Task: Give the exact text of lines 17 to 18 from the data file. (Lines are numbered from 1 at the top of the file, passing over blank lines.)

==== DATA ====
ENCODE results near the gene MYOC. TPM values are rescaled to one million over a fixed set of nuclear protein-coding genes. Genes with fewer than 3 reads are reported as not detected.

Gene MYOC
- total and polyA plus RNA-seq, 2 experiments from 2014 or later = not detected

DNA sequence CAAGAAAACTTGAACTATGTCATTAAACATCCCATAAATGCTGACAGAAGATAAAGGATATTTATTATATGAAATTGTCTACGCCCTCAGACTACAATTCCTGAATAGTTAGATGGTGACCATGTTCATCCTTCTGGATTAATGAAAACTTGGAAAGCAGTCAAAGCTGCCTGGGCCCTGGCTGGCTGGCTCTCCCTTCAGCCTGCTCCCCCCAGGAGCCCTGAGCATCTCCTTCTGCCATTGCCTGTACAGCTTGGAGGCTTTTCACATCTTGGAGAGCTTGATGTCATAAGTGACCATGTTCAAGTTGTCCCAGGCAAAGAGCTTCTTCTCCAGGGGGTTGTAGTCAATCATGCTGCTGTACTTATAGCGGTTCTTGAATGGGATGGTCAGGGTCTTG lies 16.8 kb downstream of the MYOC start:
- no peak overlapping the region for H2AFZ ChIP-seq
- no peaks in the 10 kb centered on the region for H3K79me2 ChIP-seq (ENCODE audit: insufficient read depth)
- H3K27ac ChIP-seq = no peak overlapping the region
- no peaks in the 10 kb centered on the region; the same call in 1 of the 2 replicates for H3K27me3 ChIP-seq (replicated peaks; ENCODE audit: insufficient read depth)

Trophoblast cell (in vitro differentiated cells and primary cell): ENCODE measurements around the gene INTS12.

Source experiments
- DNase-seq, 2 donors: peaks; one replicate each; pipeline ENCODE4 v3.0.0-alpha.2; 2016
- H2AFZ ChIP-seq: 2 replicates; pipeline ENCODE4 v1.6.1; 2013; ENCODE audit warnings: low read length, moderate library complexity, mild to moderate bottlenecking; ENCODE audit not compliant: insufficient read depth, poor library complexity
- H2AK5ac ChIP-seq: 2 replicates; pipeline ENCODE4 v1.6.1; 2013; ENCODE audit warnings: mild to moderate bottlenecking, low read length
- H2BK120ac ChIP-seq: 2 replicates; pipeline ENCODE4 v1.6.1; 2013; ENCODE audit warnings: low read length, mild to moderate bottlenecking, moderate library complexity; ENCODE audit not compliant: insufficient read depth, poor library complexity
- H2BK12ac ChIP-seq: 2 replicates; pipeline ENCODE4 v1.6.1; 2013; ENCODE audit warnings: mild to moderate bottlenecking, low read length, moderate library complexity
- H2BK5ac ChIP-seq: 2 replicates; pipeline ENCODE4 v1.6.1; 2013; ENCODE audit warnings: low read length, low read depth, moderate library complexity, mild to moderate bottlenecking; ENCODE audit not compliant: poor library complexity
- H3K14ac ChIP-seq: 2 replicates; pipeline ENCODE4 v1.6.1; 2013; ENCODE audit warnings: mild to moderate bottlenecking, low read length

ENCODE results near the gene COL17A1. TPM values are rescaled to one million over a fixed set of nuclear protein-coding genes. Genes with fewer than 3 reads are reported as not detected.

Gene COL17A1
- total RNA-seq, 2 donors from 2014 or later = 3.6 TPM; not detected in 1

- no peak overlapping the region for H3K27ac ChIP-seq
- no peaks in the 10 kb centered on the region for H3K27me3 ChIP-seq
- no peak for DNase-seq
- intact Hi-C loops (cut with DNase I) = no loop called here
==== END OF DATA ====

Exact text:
- H3K14ac ChIP-seq: 2 replicates; pipeline ENCODE4 v1.6.1; 2013; ENCODE audit warnings: mild to moderate bottlenecking, low read length

ENCODE results near the gene COL17A1. TPM values are rescaled to one million over a fixed set of nuclear protein-coding genes. Genes with fewer than 3 reads are reported as not detected.